Since I had picked up Jen Bryant’s Trial at the same time, I decided to follow it up with her other courtroom-drama-verse-novel, Ringside, 1925. This was Bryant’s treatment of the Scopes trial in Tennessee over the teaching of evolution.
Ringside, 1925: Views from the Scopes Trial by Jen Bryant
Knopf Books for Young Readers, 2008
Courtesy of Amazon.com:
“The colorful facts she retrieves, the personal story lines and the deft rhythm of the narrative are more than enough invitation to readers to ponder the issues she raises.
The year is 1925, and the students of Dayton, Tennessee, are ready for a summer of fishing, swimming, some working, and drinking root beer floats at Robinson’s Drugstore. But when their science teacher, J. T. Scopes, is arrested for having taught Darwin’s theory of evolution in class, it seems it won’t be just any ordinary summer in Dayton.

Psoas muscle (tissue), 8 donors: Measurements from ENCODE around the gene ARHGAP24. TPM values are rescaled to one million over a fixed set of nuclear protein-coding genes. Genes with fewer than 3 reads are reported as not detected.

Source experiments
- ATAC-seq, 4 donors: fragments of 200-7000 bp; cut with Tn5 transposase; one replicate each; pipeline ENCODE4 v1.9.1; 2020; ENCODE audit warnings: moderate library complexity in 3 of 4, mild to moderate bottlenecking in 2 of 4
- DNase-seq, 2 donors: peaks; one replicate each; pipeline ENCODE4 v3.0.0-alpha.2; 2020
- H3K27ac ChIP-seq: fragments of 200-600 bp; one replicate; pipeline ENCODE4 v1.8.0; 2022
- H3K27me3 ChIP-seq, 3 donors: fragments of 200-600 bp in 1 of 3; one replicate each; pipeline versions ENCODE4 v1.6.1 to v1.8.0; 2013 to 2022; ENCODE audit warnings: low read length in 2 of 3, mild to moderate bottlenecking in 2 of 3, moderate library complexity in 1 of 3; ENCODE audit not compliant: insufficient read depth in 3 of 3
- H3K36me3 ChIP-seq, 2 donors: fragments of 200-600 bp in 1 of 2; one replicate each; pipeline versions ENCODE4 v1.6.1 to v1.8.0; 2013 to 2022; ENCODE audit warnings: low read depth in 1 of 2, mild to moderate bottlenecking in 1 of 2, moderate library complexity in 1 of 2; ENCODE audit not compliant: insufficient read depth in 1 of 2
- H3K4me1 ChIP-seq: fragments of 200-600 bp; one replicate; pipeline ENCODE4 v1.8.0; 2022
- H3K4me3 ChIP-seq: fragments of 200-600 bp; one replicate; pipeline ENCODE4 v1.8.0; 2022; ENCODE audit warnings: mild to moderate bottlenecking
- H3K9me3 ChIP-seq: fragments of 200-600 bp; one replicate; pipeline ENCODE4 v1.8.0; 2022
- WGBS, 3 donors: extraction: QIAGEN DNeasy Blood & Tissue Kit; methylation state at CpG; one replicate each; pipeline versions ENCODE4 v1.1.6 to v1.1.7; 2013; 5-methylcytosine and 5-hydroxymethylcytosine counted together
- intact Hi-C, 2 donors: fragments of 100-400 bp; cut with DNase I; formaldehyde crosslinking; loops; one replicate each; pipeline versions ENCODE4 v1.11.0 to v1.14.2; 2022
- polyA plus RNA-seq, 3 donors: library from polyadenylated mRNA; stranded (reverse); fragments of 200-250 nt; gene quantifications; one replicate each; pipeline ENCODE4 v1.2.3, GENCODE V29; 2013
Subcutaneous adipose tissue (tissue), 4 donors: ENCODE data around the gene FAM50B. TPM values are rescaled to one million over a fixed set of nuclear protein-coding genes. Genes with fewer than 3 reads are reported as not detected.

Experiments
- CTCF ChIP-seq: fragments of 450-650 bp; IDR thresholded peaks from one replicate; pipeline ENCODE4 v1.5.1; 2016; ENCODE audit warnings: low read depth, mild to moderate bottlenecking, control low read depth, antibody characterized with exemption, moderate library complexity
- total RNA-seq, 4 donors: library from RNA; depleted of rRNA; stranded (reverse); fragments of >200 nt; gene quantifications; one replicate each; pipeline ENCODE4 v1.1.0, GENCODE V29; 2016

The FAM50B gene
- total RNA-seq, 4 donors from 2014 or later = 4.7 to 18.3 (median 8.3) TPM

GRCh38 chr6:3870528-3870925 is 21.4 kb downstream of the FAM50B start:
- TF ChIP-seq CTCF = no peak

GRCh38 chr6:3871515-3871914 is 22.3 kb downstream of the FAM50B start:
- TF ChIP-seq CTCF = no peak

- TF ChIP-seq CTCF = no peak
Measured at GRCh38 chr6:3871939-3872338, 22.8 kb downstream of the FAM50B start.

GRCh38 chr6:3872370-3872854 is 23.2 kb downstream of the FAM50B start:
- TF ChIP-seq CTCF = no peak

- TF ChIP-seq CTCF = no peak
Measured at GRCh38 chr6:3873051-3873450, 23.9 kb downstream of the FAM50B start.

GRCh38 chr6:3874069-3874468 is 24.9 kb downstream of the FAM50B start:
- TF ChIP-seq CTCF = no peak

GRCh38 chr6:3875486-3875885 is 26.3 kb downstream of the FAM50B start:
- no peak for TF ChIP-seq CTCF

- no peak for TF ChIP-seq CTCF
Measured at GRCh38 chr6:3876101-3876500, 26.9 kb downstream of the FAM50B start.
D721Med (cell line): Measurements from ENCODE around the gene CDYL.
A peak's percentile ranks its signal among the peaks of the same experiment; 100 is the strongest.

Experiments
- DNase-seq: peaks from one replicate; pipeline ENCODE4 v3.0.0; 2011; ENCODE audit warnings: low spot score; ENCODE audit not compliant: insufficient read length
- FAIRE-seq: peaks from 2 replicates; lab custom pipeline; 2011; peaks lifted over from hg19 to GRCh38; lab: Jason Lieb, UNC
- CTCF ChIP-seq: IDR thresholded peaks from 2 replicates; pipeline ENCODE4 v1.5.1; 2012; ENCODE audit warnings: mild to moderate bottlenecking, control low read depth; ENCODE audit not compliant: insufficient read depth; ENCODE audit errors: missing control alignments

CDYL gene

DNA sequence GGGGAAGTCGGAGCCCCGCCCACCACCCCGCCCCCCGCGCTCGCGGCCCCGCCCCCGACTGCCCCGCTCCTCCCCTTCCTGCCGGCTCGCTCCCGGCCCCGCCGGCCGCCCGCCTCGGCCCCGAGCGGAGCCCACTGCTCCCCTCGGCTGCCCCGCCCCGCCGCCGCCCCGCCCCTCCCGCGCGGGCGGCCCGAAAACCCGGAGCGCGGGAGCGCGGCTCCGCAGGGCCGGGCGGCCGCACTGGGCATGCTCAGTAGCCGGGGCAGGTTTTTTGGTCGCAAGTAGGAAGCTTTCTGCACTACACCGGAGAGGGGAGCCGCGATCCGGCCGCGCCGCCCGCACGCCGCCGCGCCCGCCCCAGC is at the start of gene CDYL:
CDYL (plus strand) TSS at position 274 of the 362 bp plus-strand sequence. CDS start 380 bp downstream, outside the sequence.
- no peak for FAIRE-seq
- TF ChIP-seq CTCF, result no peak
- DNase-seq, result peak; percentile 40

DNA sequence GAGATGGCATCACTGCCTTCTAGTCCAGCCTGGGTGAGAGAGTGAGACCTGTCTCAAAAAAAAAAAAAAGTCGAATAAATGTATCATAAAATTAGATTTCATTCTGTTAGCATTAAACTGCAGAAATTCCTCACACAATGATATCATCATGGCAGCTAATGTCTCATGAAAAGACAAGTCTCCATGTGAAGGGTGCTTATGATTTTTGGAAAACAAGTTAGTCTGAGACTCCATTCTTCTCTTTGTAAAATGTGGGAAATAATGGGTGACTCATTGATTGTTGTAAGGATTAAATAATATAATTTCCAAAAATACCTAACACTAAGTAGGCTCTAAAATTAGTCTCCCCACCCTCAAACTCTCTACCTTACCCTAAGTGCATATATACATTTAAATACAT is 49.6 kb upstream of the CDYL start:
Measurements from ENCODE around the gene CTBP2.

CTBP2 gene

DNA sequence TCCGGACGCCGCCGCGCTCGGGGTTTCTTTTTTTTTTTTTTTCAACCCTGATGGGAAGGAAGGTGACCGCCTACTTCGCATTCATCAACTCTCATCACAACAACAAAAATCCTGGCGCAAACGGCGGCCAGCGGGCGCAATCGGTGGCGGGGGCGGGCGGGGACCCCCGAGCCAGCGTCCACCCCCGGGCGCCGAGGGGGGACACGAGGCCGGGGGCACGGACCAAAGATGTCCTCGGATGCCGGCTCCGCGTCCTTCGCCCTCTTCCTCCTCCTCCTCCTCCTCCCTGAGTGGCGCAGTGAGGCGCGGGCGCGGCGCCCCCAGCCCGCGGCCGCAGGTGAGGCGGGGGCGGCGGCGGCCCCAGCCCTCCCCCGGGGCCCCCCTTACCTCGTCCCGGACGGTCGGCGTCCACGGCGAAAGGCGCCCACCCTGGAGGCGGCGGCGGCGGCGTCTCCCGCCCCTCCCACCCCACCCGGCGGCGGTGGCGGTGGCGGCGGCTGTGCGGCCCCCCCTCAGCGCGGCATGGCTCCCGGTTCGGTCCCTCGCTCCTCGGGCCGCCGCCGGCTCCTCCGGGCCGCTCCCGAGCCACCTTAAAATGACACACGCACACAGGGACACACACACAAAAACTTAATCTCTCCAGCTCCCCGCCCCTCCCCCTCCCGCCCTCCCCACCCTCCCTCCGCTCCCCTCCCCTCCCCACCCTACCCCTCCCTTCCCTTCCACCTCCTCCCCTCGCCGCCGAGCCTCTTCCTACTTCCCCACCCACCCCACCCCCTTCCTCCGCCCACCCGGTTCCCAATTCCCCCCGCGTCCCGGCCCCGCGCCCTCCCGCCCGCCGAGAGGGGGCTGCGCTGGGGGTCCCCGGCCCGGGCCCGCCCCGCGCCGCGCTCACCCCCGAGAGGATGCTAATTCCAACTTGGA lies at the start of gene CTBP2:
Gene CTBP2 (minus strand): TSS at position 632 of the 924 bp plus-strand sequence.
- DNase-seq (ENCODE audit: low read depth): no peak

As Scopes’ trial proceeds, the small town is faced with astonishing, nationwide publicity: reporters, lawyers, scientists, religious leaders, and tourists. But amidst the circus-like atmosphere is a threatening sense of tension–not only in the courtroom, but among even the strongest of friends. This compelling novel in poems chronicles a controversy with a profound impact on science and culture in America–and one that continues to this day.
Strengths: This one had more meat to it than The Trial. It felt like Bryant fleshed this one out more. There is a wide range of characters whose perspectives Bryant uses to tell the story, which I liked, as well as using different verse styles to create a unique voice for each character.
Potential Flaws: I still can’t help but think verse novels are somehow easier to write. I kept thinking, “I could do this.” In this case, I felt at times like Bryant wrote out a rather simple narrative and then broke it into verse. Her variations are cosmetic: line length, page placement. Nothing using rhyme or more structured verse, which I felt would have added some dimension.
As with The Trial, I was just not particularly excited about this one. Comparably, it was better, but there was definitely room for improvement.